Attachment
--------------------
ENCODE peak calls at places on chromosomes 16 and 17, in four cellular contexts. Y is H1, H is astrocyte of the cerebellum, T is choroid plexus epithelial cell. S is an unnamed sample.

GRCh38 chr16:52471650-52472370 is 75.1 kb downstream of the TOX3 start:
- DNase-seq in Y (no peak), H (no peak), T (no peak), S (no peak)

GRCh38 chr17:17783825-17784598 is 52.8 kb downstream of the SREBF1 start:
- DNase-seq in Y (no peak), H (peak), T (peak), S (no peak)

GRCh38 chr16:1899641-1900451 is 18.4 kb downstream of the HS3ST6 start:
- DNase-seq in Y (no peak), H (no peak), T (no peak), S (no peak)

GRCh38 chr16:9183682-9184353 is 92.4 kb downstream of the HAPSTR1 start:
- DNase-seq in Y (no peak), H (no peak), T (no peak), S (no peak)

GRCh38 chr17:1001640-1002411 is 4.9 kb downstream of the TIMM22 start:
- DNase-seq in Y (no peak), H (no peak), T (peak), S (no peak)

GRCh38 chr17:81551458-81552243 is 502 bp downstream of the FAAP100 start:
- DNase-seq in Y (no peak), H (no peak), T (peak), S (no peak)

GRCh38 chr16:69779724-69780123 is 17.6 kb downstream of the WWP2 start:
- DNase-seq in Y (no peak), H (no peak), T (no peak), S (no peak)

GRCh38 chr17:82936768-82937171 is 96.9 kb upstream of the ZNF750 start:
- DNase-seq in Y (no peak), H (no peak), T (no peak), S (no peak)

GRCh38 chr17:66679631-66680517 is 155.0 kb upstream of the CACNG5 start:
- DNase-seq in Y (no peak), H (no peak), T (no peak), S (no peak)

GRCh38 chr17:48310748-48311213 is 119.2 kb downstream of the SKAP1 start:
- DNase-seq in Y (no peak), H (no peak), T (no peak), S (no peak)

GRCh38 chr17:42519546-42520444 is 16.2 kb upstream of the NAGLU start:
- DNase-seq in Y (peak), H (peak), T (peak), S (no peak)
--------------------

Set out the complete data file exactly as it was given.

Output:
ENCODE peak calls at places on chromosomes 16 and 17, in four cellular contexts. Y is H1, H is astrocyte of the cerebellum, T is choroid plexus epithelial cell. S is an unnamed sample.

GRCh38 chr16:52471650-52472370 is 75.1 kb downstream of the TOX3 start:
- DNase-seq in Y (no peak), H (no peak), T (no peak), S (no peak)

GRCh38 chr17:17783825-17784598 is 52.8 kb downstream of the SREBF1 start:
- DNase-seq in Y (no peak), H (peak), T (peak), S (no peak)

GRCh38 chr16:1899641-1900451 is 18.4 kb downstream of the HS3ST6 start:
- DNase-seq in Y (no peak), H (no peak), T (no peak), S (no peak)

GRCh38 chr16:9183682-9184353 is 92.4 kb downstream of the HAPSTR1 start:
- DNase-seq in Y (no peak), H (no peak), T (no peak), S (no peak)

GRCh38 chr17:1001640-1002411 is 4.9 kb downstream of the TIMM22 start:
- DNase-seq in Y (no peak), H (no peak), T (peak), S (no peak)

GRCh38 chr17:81551458-81552243 is 502 bp downstream of the FAAP100 start:
- DNase-seq in Y (no peak), H (no peak), T (peak), S (no peak)

GRCh38 chr16:69779724-69780123 is 17.6 kb downstream of the WWP2 start:
- DNase-seq in Y (no peak), H (no peak), T (no peak), S (no peak)

GRCh38 chr17:82936768-82937171 is 96.9 kb upstream of the ZNF750 start:
- DNase-seq in Y (no peak), H (no peak), T (no peak), S (no peak)

GRCh38 chr17:66679631-66680517 is 155.0 kb upstream of the CACNG5 start:
- DNase-seq in Y (no peak), H (no peak), T (no peak), S (no peak)

GRCh38 chr17:48310748-48311213 is 119.2 kb downstream of the SKAP1 start:
- DNase-seq in Y (no peak), H (no peak), T (no peak), S (no peak)

GRCh38 chr17:42519546-42520444 is 16.2 kb upstream of the NAGLU start:
- DNase-seq in Y (peak), H (peak), T (peak), S (no peak)